After the police left, the Dominican military was brought in to deal with the situation. Jenny says that before the military came, all of the Batey 7 men involved left the area to reduce the likelihood of a violent conflict.

Some time early in the new millennium, the Dominican government signed a long term agreement with an international consortium, ceding to the group all of the rights to the sugar cane processing facilities here in Barahona, and renting to them all of the original sugar cane fields.
The consortium successfully revived the sugarcane processing facilities and began applying sophisticated agricultural techniques to improve production in the sugar cane fields as well as working to improve the sugar content concentrated in the stalks of the sugar canes. Jenny and I have a good friend who works as an agronomist for the consortium and has educated Mark on a variety of the techniques employed by the company.

At the same time, according to our friends in Batey 7, the consortium began eliminating the crops that batey-dwellers had planted during the downturn of sugar and began replanting the fields to sugarcane. Intentionally or not, this had the effect of boxing the people in Batey 7 (and presumably other bateys as well) and forcing them to depend entirely on the consortium for their livelihoods.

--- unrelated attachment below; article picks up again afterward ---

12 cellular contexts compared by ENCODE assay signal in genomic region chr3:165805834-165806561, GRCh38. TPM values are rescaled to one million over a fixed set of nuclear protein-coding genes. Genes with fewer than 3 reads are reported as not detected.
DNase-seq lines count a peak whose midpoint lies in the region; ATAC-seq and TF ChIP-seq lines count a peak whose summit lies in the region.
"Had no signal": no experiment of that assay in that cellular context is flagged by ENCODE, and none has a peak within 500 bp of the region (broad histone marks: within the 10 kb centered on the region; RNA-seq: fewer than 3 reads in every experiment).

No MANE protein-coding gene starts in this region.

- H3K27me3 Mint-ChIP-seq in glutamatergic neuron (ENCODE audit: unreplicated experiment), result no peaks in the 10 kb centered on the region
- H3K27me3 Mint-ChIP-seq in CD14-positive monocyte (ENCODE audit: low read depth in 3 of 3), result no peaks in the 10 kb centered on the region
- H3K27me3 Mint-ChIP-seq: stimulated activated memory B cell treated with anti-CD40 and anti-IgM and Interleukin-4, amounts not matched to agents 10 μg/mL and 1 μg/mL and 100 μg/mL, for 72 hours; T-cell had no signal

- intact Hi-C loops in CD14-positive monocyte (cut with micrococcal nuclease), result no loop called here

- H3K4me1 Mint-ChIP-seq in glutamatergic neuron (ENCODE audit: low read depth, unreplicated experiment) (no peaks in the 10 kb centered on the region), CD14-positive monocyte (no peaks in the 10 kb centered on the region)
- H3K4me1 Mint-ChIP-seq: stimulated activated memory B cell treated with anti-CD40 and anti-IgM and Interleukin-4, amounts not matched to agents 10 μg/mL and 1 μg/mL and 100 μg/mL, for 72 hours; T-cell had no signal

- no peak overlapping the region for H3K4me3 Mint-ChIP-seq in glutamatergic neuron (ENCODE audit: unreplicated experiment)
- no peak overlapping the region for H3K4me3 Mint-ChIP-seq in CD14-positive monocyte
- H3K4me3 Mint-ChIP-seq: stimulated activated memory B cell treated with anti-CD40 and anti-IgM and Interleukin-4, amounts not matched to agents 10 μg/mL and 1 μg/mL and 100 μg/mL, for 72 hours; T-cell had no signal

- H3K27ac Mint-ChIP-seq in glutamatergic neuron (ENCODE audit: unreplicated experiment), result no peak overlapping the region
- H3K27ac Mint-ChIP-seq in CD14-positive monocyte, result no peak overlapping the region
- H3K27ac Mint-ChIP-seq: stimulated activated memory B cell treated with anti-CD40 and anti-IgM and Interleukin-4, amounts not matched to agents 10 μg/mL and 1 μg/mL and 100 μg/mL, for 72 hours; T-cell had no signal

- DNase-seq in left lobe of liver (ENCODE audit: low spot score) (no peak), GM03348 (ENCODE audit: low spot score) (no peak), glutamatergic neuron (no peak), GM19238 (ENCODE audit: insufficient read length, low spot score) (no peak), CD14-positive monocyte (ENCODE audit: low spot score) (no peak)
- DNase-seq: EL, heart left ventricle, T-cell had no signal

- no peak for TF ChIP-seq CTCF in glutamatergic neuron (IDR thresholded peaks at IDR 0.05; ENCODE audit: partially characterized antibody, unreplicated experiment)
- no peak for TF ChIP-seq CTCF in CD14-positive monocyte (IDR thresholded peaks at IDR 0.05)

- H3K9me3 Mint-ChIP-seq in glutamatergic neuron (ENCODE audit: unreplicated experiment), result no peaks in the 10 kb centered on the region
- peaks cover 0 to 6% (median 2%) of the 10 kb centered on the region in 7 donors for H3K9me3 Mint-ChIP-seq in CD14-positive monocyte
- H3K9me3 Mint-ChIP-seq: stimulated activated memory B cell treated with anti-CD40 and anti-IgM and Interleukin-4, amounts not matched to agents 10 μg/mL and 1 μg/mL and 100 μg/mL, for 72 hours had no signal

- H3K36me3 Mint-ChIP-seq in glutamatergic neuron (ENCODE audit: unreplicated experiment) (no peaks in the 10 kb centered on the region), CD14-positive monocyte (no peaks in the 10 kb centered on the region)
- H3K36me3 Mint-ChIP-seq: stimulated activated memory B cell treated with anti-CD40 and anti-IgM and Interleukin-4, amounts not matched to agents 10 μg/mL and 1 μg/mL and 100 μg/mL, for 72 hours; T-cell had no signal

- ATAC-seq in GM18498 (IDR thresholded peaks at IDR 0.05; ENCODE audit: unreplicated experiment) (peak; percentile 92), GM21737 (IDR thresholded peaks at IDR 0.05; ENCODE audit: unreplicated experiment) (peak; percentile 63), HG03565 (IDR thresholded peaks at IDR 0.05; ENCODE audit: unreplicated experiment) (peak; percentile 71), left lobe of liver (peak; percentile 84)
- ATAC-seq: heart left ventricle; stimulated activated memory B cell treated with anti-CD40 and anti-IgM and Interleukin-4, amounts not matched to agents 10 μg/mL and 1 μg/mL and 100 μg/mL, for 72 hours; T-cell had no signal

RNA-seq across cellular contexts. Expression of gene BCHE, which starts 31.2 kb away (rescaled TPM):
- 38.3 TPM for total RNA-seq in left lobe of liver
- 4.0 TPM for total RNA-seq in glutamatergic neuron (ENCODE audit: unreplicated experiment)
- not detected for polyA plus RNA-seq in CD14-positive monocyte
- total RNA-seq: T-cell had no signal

Women from Batey 7 confronting soldiers from the Dominican military.

While the Dominican government does insure access to primary education in the bateys, secondary education is more difficult, and very very few people from Batey 7 make it to the universities. Among other difficulties are the limits that the Dominican government puts on recognizing children born in the Dominican to Haitian parents who have no legal documentation. Virtually none of the original sugarcane laborers would have had any legal documents. Nor do the laborers who continue to come each season have any. So, while the consortium does provide a large number of jobs, the original batey settlers generally have access to only the lowest-paying jobs which are, at best, seasonal. My friend, Juanito, from Batey 7, had steady work with the consortium for at most four months during the zafra, that is, the harvest period.